17. THIRTEEN “A God-Made Man and a Self-Made Success”
    (pp. 180-188)

    As the case moved into the summer of 1990, Tommy Warren needed help. A few law students still put in part-time hours taking declarations from prospective witnesses—the sharpest of these was Mary Ellen Martin, who after passing the Bar stayed on as an attorney—but most of those hired in spring 1989 to handle the hotline had long since gone. A law clerk named Steve Mitchell had worked full-time for several months organizing a computer system for recording, indexing, and cross-referencing witnesses and their charges; after he quit, though, Warren and his legal secretary, Lynn Harvey (whose salary was...

  18. FOURTEEN “If They Didn’t Ask Specifics, I Didn’t Give Specifics”
    (pp. 189-200)

    Most of 1990 was a prelude, a long, contentious buildup to three critical hearings the following year before Judge Vinson. The first of those hearings took place on January 3, 1991, and though there were a dozen issues on the table, the strategy for the plaintiffs remained simple: with 140 sworn statements from anecdotal witnesses, extensive statistical evidence, Danner’s own admissions, the Wankat Letter, the inexorable zero—keep the focus on the merits of the case.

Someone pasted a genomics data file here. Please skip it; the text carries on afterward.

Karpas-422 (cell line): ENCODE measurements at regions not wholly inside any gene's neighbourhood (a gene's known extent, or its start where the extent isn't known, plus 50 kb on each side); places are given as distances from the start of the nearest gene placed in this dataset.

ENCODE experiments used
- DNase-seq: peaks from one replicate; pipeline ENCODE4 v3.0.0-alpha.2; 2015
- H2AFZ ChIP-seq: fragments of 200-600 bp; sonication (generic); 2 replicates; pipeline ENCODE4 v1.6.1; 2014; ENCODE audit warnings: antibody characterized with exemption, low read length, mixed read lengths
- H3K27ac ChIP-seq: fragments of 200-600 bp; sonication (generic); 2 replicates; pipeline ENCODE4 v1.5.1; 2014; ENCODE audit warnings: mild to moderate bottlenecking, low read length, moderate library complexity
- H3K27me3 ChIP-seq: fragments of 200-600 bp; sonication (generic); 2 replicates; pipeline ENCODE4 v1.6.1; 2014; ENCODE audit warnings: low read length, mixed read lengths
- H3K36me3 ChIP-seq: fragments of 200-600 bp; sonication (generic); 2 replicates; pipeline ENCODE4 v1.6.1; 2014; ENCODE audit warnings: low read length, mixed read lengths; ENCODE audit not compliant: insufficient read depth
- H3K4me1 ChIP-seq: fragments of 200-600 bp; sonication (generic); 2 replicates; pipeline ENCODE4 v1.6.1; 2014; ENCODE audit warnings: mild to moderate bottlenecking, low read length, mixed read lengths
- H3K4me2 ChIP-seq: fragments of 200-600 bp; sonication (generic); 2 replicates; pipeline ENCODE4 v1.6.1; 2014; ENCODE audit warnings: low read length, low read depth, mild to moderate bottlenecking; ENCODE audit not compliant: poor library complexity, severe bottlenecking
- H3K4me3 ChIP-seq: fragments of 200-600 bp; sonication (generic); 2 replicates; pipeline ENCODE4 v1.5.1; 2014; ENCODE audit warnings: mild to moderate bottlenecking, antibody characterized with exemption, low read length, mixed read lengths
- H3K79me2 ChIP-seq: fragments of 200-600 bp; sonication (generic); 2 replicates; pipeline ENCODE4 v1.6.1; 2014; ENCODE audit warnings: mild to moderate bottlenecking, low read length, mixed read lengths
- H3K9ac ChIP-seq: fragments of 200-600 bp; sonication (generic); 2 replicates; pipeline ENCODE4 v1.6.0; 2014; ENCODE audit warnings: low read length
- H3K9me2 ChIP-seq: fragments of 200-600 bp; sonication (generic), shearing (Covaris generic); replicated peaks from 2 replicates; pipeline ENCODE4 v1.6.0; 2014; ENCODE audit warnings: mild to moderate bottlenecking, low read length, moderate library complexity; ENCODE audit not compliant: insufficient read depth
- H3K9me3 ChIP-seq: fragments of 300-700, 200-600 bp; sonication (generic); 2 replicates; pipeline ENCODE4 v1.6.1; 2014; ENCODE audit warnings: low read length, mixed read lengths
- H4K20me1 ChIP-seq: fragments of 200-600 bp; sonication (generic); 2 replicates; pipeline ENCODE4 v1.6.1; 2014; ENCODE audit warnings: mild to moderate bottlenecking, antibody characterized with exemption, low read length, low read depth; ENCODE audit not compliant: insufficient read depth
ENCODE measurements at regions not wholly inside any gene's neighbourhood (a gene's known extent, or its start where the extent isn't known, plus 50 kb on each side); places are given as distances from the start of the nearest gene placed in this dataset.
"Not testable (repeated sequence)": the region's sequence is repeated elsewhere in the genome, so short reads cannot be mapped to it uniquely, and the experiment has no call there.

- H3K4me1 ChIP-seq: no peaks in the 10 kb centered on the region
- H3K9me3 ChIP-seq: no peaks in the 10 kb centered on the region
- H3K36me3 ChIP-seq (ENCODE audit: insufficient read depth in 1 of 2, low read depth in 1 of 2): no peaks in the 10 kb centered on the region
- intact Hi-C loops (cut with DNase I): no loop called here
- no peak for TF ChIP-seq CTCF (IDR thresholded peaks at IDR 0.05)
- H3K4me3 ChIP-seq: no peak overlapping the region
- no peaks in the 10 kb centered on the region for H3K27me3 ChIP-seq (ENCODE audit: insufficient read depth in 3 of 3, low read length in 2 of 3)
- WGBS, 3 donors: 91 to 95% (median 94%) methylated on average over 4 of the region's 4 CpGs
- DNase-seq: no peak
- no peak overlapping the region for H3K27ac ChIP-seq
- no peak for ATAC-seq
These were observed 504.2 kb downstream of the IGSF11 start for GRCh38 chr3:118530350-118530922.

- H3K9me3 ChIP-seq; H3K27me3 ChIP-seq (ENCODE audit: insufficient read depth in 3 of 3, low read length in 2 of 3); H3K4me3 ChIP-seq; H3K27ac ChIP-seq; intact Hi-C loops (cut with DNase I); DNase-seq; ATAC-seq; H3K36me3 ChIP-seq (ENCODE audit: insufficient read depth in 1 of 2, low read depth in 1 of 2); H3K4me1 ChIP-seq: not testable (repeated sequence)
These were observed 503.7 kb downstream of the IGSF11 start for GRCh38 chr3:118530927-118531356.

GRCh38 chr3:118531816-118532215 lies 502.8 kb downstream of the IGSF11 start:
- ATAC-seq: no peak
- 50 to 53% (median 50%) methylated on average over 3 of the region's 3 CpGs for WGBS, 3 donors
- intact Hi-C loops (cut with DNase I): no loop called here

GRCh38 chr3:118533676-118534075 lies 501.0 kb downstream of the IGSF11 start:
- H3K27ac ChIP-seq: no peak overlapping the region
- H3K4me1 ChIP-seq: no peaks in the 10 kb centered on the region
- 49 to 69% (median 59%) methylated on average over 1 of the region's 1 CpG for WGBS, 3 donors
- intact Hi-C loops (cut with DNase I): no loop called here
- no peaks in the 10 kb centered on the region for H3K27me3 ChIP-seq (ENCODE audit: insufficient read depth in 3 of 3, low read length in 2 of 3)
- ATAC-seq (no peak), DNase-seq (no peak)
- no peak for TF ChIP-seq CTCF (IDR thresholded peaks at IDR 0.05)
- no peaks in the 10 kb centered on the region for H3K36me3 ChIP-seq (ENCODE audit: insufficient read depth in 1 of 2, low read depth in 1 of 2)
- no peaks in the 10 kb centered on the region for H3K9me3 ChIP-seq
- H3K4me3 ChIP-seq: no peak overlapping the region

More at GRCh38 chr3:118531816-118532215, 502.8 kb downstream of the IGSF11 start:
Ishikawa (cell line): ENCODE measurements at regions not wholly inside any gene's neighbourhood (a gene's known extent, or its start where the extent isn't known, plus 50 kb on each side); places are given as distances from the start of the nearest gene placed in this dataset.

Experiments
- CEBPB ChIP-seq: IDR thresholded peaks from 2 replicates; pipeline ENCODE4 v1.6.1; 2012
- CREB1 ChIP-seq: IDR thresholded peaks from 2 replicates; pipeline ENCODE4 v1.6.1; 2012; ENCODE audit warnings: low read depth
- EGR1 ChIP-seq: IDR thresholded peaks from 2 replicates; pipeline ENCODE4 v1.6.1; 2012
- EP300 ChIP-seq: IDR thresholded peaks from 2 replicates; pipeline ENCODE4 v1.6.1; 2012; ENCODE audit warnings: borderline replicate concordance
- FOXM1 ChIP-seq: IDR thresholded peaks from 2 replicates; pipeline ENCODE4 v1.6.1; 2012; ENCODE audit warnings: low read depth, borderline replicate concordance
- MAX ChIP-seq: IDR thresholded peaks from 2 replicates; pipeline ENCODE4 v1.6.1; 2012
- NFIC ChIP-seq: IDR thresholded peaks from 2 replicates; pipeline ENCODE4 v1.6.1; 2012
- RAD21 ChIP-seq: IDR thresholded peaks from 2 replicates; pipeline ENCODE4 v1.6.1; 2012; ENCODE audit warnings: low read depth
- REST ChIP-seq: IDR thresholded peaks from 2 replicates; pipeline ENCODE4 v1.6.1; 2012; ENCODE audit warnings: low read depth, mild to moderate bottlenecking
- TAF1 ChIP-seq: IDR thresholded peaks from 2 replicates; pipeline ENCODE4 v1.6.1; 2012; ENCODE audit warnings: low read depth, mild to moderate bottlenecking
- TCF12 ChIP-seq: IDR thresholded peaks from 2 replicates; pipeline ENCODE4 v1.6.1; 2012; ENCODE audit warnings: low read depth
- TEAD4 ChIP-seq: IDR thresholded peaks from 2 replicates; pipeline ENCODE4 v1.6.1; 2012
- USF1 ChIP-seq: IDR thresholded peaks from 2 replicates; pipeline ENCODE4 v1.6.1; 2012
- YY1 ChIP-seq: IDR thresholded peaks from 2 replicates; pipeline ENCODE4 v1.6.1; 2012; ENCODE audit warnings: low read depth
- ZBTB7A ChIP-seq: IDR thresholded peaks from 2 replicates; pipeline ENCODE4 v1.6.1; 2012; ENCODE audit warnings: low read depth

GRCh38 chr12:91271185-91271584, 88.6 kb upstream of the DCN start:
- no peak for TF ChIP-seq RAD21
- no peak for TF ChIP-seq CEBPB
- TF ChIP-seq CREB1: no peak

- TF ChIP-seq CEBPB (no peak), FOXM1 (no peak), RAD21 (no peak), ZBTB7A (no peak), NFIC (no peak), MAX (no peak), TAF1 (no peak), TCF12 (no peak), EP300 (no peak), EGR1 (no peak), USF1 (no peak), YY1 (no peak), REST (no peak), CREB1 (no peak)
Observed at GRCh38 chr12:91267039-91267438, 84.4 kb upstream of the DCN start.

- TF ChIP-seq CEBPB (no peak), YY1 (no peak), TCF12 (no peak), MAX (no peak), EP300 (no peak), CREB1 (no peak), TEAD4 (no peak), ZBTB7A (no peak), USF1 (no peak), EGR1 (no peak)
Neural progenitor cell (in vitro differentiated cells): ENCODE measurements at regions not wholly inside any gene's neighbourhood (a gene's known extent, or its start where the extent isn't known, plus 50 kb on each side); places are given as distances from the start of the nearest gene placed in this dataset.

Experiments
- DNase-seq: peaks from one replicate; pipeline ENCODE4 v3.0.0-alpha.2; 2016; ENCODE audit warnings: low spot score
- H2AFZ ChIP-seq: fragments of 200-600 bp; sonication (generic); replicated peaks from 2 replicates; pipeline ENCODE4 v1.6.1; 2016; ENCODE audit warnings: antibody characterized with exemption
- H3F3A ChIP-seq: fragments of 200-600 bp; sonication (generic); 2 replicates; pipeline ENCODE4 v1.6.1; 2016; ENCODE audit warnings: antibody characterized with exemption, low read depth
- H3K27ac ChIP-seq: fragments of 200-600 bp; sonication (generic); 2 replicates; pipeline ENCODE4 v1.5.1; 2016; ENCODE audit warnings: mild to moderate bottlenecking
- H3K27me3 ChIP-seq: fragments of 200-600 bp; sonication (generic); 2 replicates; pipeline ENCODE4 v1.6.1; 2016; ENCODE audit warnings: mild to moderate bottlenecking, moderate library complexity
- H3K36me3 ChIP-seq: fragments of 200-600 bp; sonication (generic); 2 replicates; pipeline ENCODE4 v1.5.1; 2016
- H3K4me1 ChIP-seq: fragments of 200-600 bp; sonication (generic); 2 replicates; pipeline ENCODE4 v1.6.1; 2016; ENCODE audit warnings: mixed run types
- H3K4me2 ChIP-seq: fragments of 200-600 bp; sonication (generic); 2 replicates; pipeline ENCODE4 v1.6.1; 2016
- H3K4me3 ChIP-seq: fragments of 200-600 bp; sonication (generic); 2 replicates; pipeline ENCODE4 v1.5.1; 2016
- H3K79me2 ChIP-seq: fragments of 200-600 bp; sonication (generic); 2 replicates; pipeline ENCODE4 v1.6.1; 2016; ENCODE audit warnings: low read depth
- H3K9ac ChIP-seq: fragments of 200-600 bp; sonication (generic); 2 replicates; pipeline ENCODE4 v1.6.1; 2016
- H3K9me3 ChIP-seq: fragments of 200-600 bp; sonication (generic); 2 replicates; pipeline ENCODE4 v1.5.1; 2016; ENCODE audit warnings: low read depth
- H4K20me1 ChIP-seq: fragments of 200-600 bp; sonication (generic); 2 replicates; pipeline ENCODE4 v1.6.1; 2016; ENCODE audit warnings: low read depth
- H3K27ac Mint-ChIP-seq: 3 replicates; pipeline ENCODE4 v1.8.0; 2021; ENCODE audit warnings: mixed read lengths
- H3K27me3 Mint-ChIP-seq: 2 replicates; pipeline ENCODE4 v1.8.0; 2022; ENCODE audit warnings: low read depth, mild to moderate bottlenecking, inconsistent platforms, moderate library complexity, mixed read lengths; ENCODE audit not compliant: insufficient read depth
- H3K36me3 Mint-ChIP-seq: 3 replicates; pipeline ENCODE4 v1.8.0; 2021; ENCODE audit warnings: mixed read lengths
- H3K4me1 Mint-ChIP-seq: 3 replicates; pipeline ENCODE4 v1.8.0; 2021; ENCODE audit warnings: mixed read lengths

And it was here, in oral arguments, that Barry Goldstein shined, laying out the theory of the case, the “vision” that Tommy Warren had...

  19. FIFTEEN “Why Didn’t You Deal with It for the Last Twenty Years?”
    (pp. 201-210)

    On May 20, 1991, the Equal Employment Opportunity Commission, the agency charged by Congress with enforcing federal fair employment-practice laws, submitted a motion to file a small, fifteen-page legal brief with Judge Vinson in support of the plaintiffs’ class certification request in Haynes v. Shoney’s. The judge summarily rejected the motion for the “Amicus brief” in a one-sentence ruling: “This case already has too much paperwork, and the plaintiffs are adequately represented.” In a 1995 interview with the author, Judge Vinson was even more dismissive of the EEOC’s motion, stating that anyone attempting to get involved in the litigation at...